NEW YORK—Over the weekend, Dec. 14–15, the Brooklyn Museum carved out a large space on its third floor for a festive holiday market. The first annual American Fine Craft Show Brooklyn welcomed 90 jury-selected artists working in all mediums, including wearable ones like jewelry and fiber art.
Artists came from throughout the country, with a heavy representation from Massachusetts and New England. New Yorkers may be familiar with Richard Rothbard’s “Boxology” line of wooden puzzle boxes, which can be found at An American Craftsman in Manhattan. We also met two instructors from La Mano Pottery in Chelsea.
Josh Simpson from Massachusetts has spent 40 years in glassblowing. He melts silver and other metal compounds with the glass to produce iridescent effects in his vases. Simpson also produces a series of “inhabited planets” formed by layers and layers of glass. The Corning Museum of Glass has a 100-pound paperweight from Simpson’s studio.
Artist Jon Greene and his wife Suzanne run Cape Kaleidoscopes in Cape Cod, Mass. The store carries handcrafted kaleidoscopes from several artists, but Greene’s own creations were a customer favorite at the fair. Two wheels screwed onto the end of a brass or chrome body are set with semi-precious stones and glass. They turn independently of each other, making for an endlessly mesmerizing view.
Ceramic artist Jennifer McCurdy from Vineyard Haven, Mass. has been making wheel-thrown porcelain for over 25 years. By taking advantage of two “plastic stages” at the beginning and end of the process, McCurdy turns a regularly shaped vessel into a free-flowing, fantastical shape using an X-Acto knife.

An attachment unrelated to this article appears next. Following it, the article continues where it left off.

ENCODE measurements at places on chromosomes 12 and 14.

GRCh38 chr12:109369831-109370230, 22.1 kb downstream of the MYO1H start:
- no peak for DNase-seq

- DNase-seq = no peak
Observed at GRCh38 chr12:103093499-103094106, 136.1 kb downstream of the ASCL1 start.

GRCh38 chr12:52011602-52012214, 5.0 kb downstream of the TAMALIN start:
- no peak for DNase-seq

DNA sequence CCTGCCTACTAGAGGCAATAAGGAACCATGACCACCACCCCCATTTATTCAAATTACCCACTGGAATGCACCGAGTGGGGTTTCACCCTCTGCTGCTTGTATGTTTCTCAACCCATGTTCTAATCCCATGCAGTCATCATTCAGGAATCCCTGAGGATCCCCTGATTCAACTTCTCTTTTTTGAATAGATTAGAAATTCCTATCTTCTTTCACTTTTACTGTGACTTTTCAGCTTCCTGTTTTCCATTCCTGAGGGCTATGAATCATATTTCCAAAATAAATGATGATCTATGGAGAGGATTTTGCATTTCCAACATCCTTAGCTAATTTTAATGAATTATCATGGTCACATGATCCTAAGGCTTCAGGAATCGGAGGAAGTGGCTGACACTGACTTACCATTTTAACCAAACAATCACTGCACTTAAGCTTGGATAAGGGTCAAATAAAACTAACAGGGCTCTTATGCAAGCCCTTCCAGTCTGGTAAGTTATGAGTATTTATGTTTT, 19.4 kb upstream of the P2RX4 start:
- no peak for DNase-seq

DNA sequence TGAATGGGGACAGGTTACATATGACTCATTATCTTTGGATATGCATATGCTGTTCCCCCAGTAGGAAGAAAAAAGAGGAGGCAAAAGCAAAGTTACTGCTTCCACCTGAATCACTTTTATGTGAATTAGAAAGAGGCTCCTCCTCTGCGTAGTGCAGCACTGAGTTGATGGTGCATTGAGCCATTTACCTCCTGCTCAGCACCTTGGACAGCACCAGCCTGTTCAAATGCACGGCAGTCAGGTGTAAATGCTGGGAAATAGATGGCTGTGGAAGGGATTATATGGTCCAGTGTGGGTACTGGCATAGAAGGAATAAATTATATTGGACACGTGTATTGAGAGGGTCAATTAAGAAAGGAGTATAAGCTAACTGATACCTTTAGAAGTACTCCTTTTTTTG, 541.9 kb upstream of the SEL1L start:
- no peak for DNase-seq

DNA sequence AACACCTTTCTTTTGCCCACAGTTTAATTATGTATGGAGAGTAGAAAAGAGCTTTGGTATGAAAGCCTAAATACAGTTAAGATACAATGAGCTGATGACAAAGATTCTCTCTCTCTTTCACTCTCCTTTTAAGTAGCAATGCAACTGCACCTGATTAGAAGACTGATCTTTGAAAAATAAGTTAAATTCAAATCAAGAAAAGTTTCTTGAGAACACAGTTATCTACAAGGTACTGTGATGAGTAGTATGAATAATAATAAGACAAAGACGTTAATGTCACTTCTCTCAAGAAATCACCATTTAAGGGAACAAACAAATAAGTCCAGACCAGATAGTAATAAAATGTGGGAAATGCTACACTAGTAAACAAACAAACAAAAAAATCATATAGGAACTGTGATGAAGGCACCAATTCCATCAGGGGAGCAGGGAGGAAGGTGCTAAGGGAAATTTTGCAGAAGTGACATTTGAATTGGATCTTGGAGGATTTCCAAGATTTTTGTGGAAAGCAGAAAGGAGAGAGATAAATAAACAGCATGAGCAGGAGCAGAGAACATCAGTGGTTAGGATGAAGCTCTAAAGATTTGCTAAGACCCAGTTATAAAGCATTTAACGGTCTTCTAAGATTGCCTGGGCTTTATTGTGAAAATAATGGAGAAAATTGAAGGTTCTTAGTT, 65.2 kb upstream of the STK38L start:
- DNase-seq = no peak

Nonna Hall and Jessie Lazar are both instructors at New York’s La Mano Pottery. Turkmenistan-born Hall takes inspiration from Mediterranean and Russian tea culture for her pottery designs. The donut-shaped flasks were traditionally used to carry cold drinks. She has modified the design for hot drinks like tea. Lazar creates metal jewelry and ceramics that feature whimsical line drawings.
Massachusetts-based sculptor Laura Baring-Gould, who does ephemeral large-scale installations in museums and galleries, considers her bronze crafts her permanent work. She takes perishable items like pears, seeds, nuts, and cupcakes, coats them in clay, and immortalizes them in non-oxidizing bronze.
“Contemporary artists so often are divorced from the experience of people living with their work,” she said. “In craft work, there’s an intimate connection between the person who created the object, the object, and the person who uses the object.”